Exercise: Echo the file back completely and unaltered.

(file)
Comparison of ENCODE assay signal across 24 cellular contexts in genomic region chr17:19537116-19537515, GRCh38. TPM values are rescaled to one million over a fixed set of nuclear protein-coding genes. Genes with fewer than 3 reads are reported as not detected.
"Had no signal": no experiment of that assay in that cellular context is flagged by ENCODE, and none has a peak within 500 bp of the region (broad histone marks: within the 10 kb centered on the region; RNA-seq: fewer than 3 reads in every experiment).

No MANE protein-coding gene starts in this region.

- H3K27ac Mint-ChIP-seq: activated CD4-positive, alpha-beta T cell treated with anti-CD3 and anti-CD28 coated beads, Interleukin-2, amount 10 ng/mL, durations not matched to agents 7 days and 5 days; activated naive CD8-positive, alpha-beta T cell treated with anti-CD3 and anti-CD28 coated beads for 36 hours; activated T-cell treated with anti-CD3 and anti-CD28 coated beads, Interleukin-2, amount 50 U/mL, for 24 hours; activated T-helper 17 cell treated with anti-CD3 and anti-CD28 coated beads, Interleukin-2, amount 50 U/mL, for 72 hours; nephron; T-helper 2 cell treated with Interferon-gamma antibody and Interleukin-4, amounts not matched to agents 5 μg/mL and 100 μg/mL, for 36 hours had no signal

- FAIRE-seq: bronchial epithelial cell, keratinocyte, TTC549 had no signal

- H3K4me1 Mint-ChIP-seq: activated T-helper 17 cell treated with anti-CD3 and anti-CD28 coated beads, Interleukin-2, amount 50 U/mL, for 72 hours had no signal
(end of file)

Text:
Comparison of ENCODE assay signal across 24 cellular contexts in genomic region chr17:19537116-19537515, GRCh38. TPM values are rescaled to one million over a fixed set of nuclear protein-coding genes. Genes with fewer than 3 reads are reported as not detected.
"Had no signal": no experiment of that assay in that cellular context is flagged by ENCODE, and none has a peak within 500 bp of the region (broad histone marks: within the 10 kb centered on the region; RNA-seq: fewer than 3 reads in every experiment).

No MANE protein-coding gene starts in this region.

- H3K27ac Mint-ChIP-seq: activated CD4-positive, alpha-beta T cell treated with anti-CD3 and anti-CD28 coated beads, Interleukin-2, amount 10 ng/mL, durations not matched to agents 7 days and 5 days; activated naive CD8-positive, alpha-beta T cell treated with anti-CD3 and anti-CD28 coated beads for 36 hours; activated T-cell treated with anti-CD3 and anti-CD28 coated beads, Interleukin-2, amount 50 U/mL, for 24 hours; activated T-helper 17 cell treated with anti-CD3 and anti-CD28 coated beads, Interleukin-2, amount 50 U/mL, for 72 hours; nephron; T-helper 2 cell treated with Interferon-gamma antibody and Interleukin-4, amounts not matched to agents 5 μg/mL and 100 μg/mL, for 36 hours had no signal

- FAIRE-seq: bronchial epithelial cell, keratinocyte, TTC549 had no signal

- H3K4me1 Mint-ChIP-seq: activated T-helper 17 cell treated with anti-CD3 and anti-CD28 coated beads, Interleukin-2, amount 50 U/mL, for 72 hours had no signal